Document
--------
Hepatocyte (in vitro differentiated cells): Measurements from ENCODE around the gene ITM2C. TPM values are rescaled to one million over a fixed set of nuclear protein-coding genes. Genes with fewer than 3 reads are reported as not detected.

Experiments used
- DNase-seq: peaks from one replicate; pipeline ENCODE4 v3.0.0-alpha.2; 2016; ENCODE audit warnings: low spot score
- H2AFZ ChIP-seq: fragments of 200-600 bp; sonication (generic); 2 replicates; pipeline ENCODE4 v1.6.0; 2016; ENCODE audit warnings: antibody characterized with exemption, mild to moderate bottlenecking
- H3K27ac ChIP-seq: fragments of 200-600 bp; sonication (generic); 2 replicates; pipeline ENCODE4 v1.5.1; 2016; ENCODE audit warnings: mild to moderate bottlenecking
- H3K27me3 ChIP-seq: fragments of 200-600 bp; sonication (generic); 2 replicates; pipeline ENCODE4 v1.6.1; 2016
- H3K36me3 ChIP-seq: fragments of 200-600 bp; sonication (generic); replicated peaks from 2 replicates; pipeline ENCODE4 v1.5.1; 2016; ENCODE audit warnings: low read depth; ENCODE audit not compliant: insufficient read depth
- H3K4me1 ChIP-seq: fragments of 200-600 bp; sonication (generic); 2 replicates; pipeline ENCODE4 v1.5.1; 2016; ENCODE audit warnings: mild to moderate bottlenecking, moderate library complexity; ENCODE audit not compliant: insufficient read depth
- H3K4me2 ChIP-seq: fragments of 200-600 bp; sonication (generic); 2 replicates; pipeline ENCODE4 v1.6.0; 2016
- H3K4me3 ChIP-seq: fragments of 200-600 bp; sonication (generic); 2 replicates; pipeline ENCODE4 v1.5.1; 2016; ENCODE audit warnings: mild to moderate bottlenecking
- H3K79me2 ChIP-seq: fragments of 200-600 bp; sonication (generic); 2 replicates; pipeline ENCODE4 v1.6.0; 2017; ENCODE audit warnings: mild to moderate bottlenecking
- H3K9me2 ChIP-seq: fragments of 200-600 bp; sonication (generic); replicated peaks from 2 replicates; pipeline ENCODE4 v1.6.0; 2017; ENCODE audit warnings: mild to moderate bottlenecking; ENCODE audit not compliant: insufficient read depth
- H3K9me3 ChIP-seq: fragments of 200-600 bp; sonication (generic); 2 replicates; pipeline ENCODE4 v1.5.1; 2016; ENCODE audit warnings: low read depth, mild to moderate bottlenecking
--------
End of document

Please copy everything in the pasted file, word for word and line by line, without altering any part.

Hepatocyte (in vitro differentiated cells): Measurements from ENCODE around the gene ITM2C. TPM values are rescaled to one million over a fixed set of nuclear protein-coding genes. Genes with fewer than 3 reads are reported as not detected.

Experiments used
- DNase-seq: peaks from one replicate; pipeline ENCODE4 v3.0.0-alpha.2; 2016; ENCODE audit warnings: low spot score
- H2AFZ ChIP-seq: fragments of 200-600 bp; sonication (generic); 2 replicates; pipeline ENCODE4 v1.6.0; 2016; ENCODE audit warnings: antibody characterized with exemption, mild to moderate bottlenecking
- H3K27ac ChIP-seq: fragments of 200-600 bp; sonication (generic); 2 replicates; pipeline ENCODE4 v1.5.1; 2016; ENCODE audit warnings: mild to moderate bottlenecking
- H3K27me3 ChIP-seq: fragments of 200-600 bp; sonication (generic); 2 replicates; pipeline ENCODE4 v1.6.1; 2016
- H3K36me3 ChIP-seq: fragments of 200-600 bp; sonication (generic); replicated peaks from 2 replicates; pipeline ENCODE4 v1.5.1; 2016; ENCODE audit warnings: low read depth; ENCODE audit not compliant: insufficient read depth
- H3K4me1 ChIP-seq: fragments of 200-600 bp; sonication (generic); 2 replicates; pipeline ENCODE4 v1.5.1; 2016; ENCODE audit warnings: mild to moderate bottlenecking, moderate library complexity; ENCODE audit not compliant: insufficient read depth
- H3K4me2 ChIP-seq: fragments of 200-600 bp; sonication (generic); 2 replicates; pipeline ENCODE4 v1.6.0; 2016
- H3K4me3 ChIP-seq: fragments of 200-600 bp; sonication (generic); 2 replicates; pipeline ENCODE4 v1.5.1; 2016; ENCODE audit warnings: mild to moderate bottlenecking
- H3K79me2 ChIP-seq: fragments of 200-600 bp; sonication (generic); 2 replicates; pipeline ENCODE4 v1.6.0; 2017; ENCODE audit warnings: mild to moderate bottlenecking
- H3K9me2 ChIP-seq: fragments of 200-600 bp; sonication (generic); replicated peaks from 2 replicates; pipeline ENCODE4 v1.6.0; 2017; ENCODE audit warnings: mild to moderate bottlenecking; ENCODE audit not compliant: insufficient read depth
- H3K9me3 ChIP-seq: fragments of 200-600 bp; sonication (generic); 2 replicates; pipeline ENCODE4 v1.5.1; 2016; ENCODE audit warnings: low read depth, mild to moderate bottlenecking